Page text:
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Highly compressed two-dimensional form of water at ambient conditions.
Sci Rep
PUBLISHED: 01-15-2013
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The structure of thin-film water on a BaF(2)(111) surface under ambient conditions was studied using x-ray absorption spectroscopy from ambient to supercooled temperatures at relative humidity up to 95%. No hexagonal ice-like structure was observed in spite of the expected templating effect of the lattice-matched (111) surface. The oxygen K-edge x-ray absorption spectrum of liquid thin-film water on BaF(2) exhibits, at all temperatures, a strong resemblance to that of high-density phases for which the observed spectroscopic features correlate linearly with the density. Surprisingly, the highly compressed, high-density thin-film liquid water is found to be stable from ambient (300 K) to supercooled (259 K) temperatures, although a lower-density liquid would be expected at supercooled conditions. Molecular dynamics simulations indicate that the first layer water on BaF(2)(111) is indeed in a unique local structure that resembles high-density water, with a strongly collapsed second coordination shell.
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Lattice-strain control of the activity in dealloyed core-shell fuel cell catalysts.
Nat Chem
PUBLISHED: 03-11-2010
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Electrocatalysis will play a key role in future energy conversion and storage technologies, such as water electrolysers, fuel cells and metal-air batteries. Molecular interactions between chemical reactants and the catalytic surface control the activity and efficiency, and hence need to be optimized; however, generalized experimental strategies to do so are scarce. Here we show how lattice strain can be used experimentally to tune the catalytic activity of dealloyed bimetallic nanoparticles for the oxygen-reduction reaction, a key barrier to the application of fuel cells and metal-air batteries. We demonstrate the core-shell structure of the catalyst and clarify the mechanistic origin of its activity. The platinum-rich shell exhibits compressive strain, which results in a shift of the electronic band structure of platinum and weakening chemisorption of oxygenated species. We combine synthesis, measurements and an understanding of strain from theory to generate a reactivity-strain relationship that provides guidelines for tuning electrocatalytic activity.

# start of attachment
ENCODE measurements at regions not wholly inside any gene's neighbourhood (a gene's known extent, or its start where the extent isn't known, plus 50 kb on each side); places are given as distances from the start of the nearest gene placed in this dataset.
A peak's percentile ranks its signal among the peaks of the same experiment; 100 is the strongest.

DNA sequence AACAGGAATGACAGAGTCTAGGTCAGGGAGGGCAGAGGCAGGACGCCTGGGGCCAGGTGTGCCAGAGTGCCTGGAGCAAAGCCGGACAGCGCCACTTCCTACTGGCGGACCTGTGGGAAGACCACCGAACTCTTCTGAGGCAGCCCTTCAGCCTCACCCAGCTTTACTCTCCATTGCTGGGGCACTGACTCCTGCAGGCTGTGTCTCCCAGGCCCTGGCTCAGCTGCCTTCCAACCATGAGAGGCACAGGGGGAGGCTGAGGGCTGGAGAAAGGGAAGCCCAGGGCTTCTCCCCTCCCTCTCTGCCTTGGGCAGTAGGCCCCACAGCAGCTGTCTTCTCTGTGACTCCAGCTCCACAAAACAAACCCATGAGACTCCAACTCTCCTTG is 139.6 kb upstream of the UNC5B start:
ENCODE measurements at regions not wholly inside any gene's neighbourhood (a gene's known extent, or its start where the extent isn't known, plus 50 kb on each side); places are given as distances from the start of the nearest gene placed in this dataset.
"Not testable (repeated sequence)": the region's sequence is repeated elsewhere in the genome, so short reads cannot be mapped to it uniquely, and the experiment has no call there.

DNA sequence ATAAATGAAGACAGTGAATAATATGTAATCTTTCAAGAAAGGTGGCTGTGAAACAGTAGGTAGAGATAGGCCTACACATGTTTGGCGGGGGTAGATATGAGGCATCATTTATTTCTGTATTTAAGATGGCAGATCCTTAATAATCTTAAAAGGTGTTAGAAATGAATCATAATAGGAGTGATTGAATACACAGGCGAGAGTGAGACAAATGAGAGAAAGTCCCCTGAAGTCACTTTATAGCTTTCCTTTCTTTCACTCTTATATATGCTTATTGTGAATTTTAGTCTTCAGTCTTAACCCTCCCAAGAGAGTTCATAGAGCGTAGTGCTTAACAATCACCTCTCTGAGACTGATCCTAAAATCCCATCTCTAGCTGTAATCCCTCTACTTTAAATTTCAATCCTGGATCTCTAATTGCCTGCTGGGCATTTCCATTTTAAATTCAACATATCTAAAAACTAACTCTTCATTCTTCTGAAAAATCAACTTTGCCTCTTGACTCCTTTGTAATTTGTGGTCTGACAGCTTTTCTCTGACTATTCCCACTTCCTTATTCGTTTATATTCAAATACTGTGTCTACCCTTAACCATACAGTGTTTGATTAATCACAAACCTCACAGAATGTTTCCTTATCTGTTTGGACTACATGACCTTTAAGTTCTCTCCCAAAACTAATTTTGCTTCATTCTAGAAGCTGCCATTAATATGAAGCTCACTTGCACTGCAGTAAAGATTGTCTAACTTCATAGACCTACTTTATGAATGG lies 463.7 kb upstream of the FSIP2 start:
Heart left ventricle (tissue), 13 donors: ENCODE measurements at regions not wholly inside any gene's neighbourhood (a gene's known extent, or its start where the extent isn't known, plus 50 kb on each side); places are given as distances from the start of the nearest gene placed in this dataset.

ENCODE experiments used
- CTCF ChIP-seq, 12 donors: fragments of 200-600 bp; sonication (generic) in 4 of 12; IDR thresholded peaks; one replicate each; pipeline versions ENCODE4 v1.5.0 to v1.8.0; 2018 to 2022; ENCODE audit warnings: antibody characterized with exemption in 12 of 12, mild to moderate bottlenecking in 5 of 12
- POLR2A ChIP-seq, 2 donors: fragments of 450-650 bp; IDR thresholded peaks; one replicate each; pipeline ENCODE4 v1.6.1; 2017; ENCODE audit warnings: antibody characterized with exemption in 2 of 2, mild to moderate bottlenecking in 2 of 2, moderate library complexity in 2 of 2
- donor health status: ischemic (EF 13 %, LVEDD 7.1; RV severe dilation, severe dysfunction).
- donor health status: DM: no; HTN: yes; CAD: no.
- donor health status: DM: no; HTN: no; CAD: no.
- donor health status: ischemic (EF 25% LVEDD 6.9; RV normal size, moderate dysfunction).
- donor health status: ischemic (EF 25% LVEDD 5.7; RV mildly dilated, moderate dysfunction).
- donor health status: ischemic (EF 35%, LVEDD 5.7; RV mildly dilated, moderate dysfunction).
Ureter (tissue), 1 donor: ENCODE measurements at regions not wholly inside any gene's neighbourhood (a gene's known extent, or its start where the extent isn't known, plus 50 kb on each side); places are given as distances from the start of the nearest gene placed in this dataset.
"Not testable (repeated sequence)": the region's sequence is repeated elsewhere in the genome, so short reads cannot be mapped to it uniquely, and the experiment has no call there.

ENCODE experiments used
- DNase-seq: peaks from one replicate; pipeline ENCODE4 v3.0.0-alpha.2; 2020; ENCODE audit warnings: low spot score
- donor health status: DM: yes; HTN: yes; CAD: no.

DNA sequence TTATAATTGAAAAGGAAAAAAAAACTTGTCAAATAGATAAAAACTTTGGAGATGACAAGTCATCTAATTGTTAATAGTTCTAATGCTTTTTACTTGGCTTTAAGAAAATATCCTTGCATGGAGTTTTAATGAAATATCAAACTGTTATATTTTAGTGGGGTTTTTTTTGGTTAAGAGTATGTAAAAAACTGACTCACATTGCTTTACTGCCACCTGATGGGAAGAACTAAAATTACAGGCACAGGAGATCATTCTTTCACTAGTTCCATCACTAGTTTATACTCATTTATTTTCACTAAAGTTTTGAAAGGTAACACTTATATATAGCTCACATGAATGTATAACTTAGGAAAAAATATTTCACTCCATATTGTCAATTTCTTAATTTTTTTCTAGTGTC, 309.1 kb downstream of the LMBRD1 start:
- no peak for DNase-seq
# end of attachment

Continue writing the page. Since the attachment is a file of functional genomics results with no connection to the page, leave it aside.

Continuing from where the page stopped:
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Tuning the metal-adsorbate chemical bond through the ligand effect on platinum subsurface alloys.
Angew. Chem. Int. Ed. Engl.
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Scratching beneath the surface: Pt-M(3d)-Pt(111) (M(3d) = Co, Ni) bimetallic subsurface alloys have been designed to show the ligand effect tunes reactivity in oxygen and hydrogen adsorption systems. The platinum-oxygen bond order was investigated by oxygen atom projection in the occupied and unoccupied space using X-ray emission spectroscopy (XES) and X-ray absorption spectroscopy (XAS).
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What is Visualize?

JoVE Visualize is a tool created to match the last 5 years of PubMed publications to methods in JoVE's video library.

How does it work?

We use abstracts found on PubMed and match them to JoVE videos to create a list of 10 to 30 related methods videos.

Video X seems to be unrelated to Abstract Y...

In developing our video relationships, we compare around 5 million PubMed articles to our library of over 4,500 methods videos. In some cases the language used in the PubMed abstracts makes matching that content to a JoVE video difficult. In other cases, there happens not to be any content in our video library that is relevant to the topic of a given abstract. In these cases, our algorithms are trying their best to display videos with relevant content, which can sometimes result in matched videos with only a slight relation.